2 min read

Hubble Spots a Galaxy Hidden in a Dark Cloud

A spiral galaxy seen nearly face-on. The disk holds many tightly wound spiral arms. They contain small strands of reddish dust, near the center. On the left side, the disk features glowing patches of star formation. The whole right side, and part of the center, is obscured by a large cloud of dark grey gas which crosses the image.]
This Hubble image features the spiral galaxy IC 4633.
ESA/Hubble & NASA, J. Dalcanton, Dark Energy Survey/DOE/FNAL/DECam/CTIO/NOIRLab/NSF/AURA; Acknowledgement: L. Shatz

The subject of this image taken with the NASA/ESA Hubble Space Telescope is the spiral galaxy IC 4633, located 100 million light-years away from us in the constellation Apus. IC 4633 is a galaxy rich in star-forming activity and also hosts an active galactic nucleus at its core. From our point of view, the galaxy is tilted mostly towards us, giving astronomers a fairly good view of its billions of stars.

However, we can’t fully appreciate the features of this galaxy — at least in visible light — because it’s partially concealed by a stretch of dark dust (lower-right third of the image). This dark nebula is part of the Chamaeleon star-forming region, itself located only around 500 light-years from us, in a nearby part of our Milky Way galaxy. The dark clouds in the Chamaeleon region occupy a large area of the southern sky, covering their namesake constellation but also encroaching on nearby constellations, like Apus. The cloud is well-studied for its treasury of young stars, particularly the cloud Cha I, which both Hubble and the NASA/ESA/CSA James Webb Space Telescope have imaged.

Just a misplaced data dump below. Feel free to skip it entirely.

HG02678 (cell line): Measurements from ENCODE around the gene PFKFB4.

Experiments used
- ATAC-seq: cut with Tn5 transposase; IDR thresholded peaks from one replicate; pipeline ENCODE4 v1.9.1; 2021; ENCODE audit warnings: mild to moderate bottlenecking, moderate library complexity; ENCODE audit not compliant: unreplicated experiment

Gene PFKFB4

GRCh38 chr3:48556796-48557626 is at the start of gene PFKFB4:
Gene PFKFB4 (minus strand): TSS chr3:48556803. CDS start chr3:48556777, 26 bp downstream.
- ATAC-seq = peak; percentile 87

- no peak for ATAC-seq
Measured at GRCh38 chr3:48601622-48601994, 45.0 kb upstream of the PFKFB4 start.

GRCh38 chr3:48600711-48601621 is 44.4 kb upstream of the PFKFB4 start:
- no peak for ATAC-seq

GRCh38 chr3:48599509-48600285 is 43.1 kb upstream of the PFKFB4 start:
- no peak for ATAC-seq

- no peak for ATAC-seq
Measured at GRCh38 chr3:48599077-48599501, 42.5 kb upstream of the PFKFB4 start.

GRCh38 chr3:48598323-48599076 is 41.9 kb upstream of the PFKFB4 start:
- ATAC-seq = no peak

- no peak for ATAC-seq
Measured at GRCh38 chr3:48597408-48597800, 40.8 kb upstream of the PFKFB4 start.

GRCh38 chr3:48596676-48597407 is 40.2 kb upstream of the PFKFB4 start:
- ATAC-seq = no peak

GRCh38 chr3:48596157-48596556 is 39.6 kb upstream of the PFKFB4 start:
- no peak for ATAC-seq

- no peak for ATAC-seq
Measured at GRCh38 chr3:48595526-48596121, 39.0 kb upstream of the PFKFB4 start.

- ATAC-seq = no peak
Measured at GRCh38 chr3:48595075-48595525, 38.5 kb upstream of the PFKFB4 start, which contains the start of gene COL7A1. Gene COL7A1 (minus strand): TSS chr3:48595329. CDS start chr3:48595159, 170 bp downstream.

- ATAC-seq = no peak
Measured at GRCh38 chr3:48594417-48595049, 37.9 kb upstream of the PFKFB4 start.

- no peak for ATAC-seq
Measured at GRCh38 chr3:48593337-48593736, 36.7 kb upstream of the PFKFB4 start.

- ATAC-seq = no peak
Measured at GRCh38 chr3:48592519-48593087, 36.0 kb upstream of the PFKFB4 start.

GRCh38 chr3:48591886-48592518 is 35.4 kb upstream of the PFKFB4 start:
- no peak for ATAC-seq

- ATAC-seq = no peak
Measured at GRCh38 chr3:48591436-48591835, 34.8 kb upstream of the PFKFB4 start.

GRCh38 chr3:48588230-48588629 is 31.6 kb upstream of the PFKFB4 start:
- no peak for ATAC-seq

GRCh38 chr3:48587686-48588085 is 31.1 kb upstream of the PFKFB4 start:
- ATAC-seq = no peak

The cloud overlapping IC 4633 lies east of the well-known Cha I, II, and III, and is also known as MW9 and the South Celestial Serpent. Classified as an integrated flux nebula (IFN) — a cloud of gas and dust in the Milky Way galaxy that’s not near to any single star and is only faintly lit by the total light of all the galaxy’s stars — this vast, narrow trail of faint gas that snakes over the southern celestial pole is much more subdued looking than its neighbors. Hubble has no problem making out the South Celestial Serpent, though this image captures only a tiny part of it.

Text credit: European Space Agency (ESA)

Media Contact:

Claire Andreoli
NASA's Goddard Space Flight CenterGreenbelt, MD